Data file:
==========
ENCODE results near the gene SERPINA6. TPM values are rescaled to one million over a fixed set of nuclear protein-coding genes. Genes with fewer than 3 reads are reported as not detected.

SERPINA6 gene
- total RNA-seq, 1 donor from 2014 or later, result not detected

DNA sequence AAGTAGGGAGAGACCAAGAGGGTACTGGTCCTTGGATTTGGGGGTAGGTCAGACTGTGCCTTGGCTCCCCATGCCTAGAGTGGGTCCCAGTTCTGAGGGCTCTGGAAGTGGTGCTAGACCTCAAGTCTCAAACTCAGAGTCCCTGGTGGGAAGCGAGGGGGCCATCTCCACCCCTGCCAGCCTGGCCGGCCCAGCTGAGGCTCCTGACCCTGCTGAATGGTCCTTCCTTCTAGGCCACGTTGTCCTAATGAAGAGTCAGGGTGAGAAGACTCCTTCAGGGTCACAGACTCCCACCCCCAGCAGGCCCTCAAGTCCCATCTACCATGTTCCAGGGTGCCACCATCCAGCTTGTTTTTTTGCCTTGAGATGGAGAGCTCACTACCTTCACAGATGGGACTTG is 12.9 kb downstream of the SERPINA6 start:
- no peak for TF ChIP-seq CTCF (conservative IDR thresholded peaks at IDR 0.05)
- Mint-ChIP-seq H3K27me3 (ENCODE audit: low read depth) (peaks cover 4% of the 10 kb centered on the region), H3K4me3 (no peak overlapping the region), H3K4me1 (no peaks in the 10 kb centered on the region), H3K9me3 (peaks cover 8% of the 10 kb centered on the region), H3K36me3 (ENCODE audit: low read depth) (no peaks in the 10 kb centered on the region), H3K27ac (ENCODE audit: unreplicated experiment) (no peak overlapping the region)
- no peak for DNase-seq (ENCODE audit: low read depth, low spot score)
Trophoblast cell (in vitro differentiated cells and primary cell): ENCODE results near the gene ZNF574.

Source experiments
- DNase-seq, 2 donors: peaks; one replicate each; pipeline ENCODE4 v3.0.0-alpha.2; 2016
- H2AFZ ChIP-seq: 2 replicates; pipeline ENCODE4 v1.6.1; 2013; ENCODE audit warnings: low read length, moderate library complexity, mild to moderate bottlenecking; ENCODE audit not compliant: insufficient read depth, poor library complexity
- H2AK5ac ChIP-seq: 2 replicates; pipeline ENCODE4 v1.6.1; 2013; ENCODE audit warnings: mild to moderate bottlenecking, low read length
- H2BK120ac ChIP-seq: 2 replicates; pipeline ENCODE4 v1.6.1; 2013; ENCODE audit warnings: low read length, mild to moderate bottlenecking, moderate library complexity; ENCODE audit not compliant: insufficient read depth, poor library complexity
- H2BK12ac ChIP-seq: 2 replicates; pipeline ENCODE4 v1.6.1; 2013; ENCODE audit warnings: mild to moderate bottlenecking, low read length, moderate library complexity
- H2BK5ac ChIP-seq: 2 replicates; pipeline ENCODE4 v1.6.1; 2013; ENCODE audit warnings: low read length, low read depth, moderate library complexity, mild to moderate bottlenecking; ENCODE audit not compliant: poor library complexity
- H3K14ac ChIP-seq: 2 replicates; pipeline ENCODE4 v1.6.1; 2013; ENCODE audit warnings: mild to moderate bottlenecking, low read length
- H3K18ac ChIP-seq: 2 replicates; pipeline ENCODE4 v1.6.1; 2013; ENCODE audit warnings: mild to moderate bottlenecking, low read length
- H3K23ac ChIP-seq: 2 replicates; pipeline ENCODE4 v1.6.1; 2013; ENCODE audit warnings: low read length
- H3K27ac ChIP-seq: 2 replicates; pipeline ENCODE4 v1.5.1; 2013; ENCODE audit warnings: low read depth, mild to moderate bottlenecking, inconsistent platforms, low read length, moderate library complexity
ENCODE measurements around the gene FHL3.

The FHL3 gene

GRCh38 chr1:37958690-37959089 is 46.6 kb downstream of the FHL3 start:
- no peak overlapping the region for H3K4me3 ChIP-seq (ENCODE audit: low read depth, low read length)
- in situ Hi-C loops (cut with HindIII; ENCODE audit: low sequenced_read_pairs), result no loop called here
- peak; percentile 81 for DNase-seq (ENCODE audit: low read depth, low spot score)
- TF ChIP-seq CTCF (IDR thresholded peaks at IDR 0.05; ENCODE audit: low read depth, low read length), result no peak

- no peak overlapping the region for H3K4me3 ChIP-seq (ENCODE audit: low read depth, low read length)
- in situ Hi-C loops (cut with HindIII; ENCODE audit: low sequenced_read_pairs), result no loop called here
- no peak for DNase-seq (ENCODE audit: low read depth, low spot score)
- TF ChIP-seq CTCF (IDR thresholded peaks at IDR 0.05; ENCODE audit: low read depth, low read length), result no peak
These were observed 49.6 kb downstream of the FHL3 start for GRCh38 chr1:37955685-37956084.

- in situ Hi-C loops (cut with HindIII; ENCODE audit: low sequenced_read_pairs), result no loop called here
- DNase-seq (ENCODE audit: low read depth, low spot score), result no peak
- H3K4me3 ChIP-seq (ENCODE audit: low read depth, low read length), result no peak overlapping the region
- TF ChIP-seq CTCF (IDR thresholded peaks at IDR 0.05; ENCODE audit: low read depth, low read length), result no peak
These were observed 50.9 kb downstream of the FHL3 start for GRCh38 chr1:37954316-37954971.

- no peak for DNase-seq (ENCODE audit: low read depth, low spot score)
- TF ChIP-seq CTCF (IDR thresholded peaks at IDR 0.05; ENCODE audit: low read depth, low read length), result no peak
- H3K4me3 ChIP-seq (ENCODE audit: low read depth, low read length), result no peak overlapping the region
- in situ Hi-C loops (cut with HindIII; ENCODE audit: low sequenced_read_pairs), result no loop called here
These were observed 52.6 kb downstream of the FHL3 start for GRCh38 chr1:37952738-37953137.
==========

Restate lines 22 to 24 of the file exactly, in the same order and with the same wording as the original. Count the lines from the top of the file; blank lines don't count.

GRCh38 chr1:37958690-37959089 is 46.6 kb downstream of the FHL3 start:
- no peak overlapping the region for H3K4me3 ChIP-seq (ENCODE audit: low read depth, low read length)
- in situ Hi-C loops (cut with HindIII; ENCODE audit: low sequenced_read_pairs), result no loop called here